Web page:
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  Topic Review (Newest First)
07-14-2007 07:33 PM
sailingdog It should not only be protected from hard objects... a layer of neoprene makes a good base for a tank... but it should also be strapped in place to prevent it from moving and chafing/abrading the plastic.
07-14-2007 03:09 AM
sailaway21 I'll have to look more closely. I'd imagine welded, but wish to be sure before I tell you anything. PM me if you don't hear back shortly.
07-14-2007 01:29 AM
groundhog Sailaway,

So.. are your tanks are welded or molded?

I am encouraged if you have 400 gallon tanks sloshing around if they are welded. I am not encouraged if they are molded and have no seams.

I appreciate the advice on the abraision. I will take precautions to make sure that my tank is buffered from any nearby bolts (and there are a few sticking out nearby).

07-13-2007 10:38 PM
sailaway21 Many plastics have a good strength to weight ratio, but lack durability to such things as abrasion or chafing, and UV light. In my opinion, the key to successful use is not demanding something out of the plastic it is poor at doing. Laying down a rubber mat, removing any surface imperfections in the bilge, floors, or stringers, and avoiding oxidizers are a few that come to mind.

I can assure you that one 1/2" long quarter-twenty bolt under your tank will make it's presence known, probably sooner than later. Extra thickness may make it more later, but no less inevitable. Mounting/preperation is everything.
07-12-2007 11:40 PM
groundhog Thanks Sailaway,

So the tanks in your pickup are HDPE?

Also, you can get molded ones that have no seams, and custom welded ones, which is what I am getting. THe seamless ones are more reliable as I understand. It's the seams that you worry about on the welded ones.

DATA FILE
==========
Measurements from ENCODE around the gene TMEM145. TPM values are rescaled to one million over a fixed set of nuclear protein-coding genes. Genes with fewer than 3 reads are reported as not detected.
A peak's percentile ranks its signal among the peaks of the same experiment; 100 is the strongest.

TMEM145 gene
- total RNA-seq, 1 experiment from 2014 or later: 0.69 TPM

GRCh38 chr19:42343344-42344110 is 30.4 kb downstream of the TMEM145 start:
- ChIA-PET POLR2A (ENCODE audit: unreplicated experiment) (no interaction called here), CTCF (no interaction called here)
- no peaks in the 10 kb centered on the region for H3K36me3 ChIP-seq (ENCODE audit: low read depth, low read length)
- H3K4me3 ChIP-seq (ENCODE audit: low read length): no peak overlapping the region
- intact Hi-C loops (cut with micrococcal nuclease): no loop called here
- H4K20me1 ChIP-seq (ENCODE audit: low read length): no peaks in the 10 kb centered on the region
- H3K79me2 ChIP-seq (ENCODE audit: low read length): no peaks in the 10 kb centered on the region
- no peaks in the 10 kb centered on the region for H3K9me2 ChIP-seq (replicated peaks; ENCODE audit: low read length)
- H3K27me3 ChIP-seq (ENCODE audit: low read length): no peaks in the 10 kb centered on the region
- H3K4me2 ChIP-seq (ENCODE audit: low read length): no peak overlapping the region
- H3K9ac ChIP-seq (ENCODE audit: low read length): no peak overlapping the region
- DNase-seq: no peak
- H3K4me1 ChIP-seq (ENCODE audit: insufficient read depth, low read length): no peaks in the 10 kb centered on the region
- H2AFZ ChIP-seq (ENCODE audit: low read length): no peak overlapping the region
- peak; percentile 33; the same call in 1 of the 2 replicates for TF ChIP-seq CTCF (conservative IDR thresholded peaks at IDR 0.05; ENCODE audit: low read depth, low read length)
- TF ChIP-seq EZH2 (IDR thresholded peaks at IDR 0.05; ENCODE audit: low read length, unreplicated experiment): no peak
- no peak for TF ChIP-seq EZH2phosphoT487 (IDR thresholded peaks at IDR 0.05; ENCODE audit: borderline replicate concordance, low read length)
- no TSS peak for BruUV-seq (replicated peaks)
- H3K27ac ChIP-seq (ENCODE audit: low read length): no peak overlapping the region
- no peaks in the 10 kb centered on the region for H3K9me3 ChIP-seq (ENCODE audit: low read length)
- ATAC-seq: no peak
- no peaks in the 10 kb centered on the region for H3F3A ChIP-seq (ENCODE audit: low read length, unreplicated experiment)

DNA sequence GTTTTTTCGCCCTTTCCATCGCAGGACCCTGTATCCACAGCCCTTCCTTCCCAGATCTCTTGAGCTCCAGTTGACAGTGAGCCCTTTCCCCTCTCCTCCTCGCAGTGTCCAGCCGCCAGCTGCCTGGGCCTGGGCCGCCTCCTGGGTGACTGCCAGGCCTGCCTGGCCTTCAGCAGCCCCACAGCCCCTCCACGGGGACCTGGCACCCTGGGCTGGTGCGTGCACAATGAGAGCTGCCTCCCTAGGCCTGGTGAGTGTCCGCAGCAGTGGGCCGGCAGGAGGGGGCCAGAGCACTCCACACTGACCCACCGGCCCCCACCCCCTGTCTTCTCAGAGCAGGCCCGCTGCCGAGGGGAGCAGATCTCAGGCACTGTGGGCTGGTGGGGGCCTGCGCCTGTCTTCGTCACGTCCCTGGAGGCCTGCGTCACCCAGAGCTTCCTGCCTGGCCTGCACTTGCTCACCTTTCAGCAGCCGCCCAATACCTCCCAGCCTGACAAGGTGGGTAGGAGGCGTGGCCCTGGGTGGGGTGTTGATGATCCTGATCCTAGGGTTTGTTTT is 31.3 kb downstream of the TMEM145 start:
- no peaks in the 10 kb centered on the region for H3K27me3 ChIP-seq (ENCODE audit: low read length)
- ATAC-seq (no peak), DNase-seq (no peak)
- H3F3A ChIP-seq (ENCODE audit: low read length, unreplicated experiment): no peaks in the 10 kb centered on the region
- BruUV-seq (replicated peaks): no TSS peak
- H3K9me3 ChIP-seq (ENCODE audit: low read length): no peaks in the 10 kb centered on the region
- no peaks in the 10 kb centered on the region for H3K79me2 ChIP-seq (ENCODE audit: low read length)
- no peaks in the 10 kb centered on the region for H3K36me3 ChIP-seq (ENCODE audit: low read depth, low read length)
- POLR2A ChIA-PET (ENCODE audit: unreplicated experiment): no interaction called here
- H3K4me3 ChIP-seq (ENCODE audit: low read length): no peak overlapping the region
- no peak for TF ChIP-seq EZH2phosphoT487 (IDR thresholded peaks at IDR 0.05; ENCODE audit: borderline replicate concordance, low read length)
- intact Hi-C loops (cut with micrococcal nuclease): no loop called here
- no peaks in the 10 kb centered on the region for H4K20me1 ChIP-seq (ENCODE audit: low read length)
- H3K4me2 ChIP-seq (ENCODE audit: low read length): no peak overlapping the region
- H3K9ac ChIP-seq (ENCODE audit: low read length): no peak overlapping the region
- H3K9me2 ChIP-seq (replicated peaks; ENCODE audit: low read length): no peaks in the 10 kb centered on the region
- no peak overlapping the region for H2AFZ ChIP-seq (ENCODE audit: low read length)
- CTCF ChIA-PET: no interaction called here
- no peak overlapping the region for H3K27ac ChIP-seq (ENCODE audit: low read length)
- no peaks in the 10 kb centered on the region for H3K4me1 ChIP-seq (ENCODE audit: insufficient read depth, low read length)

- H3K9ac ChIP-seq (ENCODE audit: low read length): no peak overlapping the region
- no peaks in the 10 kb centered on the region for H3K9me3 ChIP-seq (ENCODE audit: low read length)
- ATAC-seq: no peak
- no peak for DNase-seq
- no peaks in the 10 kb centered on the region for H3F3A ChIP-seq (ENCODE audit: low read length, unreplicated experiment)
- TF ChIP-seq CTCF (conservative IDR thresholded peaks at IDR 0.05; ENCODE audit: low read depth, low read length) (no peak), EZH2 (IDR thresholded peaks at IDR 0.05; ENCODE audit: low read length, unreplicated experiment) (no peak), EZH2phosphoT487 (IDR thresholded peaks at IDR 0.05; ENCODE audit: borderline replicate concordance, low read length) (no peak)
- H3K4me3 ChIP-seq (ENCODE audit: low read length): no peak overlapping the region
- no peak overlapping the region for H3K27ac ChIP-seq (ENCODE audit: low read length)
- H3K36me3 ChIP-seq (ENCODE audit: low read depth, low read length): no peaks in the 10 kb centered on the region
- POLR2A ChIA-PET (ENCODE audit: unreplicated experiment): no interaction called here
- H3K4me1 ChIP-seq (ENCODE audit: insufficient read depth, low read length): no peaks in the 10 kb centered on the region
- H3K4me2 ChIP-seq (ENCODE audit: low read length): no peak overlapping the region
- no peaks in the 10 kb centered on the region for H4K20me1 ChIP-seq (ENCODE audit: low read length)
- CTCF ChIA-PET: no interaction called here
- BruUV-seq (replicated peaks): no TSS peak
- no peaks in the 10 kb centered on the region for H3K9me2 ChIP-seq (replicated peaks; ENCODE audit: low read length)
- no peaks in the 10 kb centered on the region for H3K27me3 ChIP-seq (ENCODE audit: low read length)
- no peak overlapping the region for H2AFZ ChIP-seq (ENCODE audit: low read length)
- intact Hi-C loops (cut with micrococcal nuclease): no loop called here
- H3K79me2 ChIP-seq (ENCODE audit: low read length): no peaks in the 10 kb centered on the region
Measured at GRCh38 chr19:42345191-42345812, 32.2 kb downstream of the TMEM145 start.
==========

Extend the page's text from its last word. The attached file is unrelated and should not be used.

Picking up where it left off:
07-12-2007 11:19 PM
sailaway21 In my experience with such tanks, carrying them in the back of pick 'em up trucks, abrasion will kill you sooner than anything. I carry 400 gallon tanks and they seem to be plenty strong and, while I have not measured wall thickness, they are nowhere near 1/2" thick. Secure the tank well, perhaps gasketing the bottom and contact points for abrasion.

Avoid excessive chlorination as chlorine is an oxidizer and will "dry out" the plastic causing it to become brittle with age, and cracking. UV light does the same, but I don't think that's going to be a factor in your situation.
07-12-2007 09:09 PM
groundhog Yeah. I hate to spend it, but it might be $100 well spent.

Steve, you sound a lot like a mechanical ingineer, and it doesn't sound like 3/8" is a slam dunk to you....

Any other opinions are appreciated.
07-12-2007 06:25 PM
sailingdog I would go with the 1/2" tank, since it is a holding tank, and if it bursts or leaks, you'll really be sorry... better to be safe with a heavier wall tank. 1/2" is probably overkill, but you're talking about 12-15 gallons of sewage if the sucker leaks... your call...
07-12-2007 02:57 PM
stevemac00 Search for tensile strength or physical properties. Call a company that makes both and ask them.

I think you'll find that it's about half the strength of PVC (7500 psi per ASTM D638). My tank is 1/2" PVC but it covers a large area and not very deep. You'll only be dealing with about 100#.
07-12-2007 01:59 PM
Gene T Not any kind of expert but I would guess 3/8 is more than adequate. 1/4 would probably work but thicker is prefered for better for odor control.
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